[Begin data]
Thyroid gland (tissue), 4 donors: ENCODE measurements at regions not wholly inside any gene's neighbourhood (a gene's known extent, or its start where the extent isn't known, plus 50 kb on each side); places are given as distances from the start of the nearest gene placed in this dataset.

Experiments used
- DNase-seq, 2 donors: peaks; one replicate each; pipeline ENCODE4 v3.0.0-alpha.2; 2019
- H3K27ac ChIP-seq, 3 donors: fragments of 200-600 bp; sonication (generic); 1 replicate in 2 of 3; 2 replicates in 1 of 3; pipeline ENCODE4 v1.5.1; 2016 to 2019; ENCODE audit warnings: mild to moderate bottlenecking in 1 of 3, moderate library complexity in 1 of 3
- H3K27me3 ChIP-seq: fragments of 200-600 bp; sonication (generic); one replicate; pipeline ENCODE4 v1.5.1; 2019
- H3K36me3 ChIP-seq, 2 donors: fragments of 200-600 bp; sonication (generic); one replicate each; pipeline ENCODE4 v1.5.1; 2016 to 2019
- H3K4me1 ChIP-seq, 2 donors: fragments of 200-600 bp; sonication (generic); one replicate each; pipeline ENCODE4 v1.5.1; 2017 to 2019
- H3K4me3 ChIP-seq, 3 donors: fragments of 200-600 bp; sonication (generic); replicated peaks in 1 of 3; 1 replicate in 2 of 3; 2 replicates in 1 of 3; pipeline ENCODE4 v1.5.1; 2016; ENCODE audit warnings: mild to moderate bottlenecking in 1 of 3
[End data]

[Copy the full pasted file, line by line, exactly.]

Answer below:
Thyroid gland (tissue), 4 donors: ENCODE measurements at regions not wholly inside any gene's neighbourhood (a gene's known extent, or its start where the extent isn't known, plus 50 kb on each side); places are given as distances from the start of the nearest gene placed in this dataset.

Experiments used
- DNase-seq, 2 donors: peaks; one replicate each; pipeline ENCODE4 v3.0.0-alpha.2; 2019
- H3K27ac ChIP-seq, 3 donors: fragments of 200-600 bp; sonication (generic); 1 replicate in 2 of 3; 2 replicates in 1 of 3; pipeline ENCODE4 v1.5.1; 2016 to 2019; ENCODE audit warnings: mild to moderate bottlenecking in 1 of 3, moderate library complexity in 1 of 3
- H3K27me3 ChIP-seq: fragments of 200-600 bp; sonication (generic); one replicate; pipeline ENCODE4 v1.5.1; 2019
- H3K36me3 ChIP-seq, 2 donors: fragments of 200-600 bp; sonication (generic); one replicate each; pipeline ENCODE4 v1.5.1; 2016 to 2019
- H3K4me1 ChIP-seq, 2 donors: fragments of 200-600 bp; sonication (generic); one replicate each; pipeline ENCODE4 v1.5.1; 2017 to 2019
- H3K4me3 ChIP-seq, 3 donors: fragments of 200-600 bp; sonication (generic); replicated peaks in 1 of 3; 1 replicate in 2 of 3; 2 replicates in 1 of 3; pipeline ENCODE4 v1.5.1; 2016; ENCODE audit warnings: mild to moderate bottlenecking in 1 of 3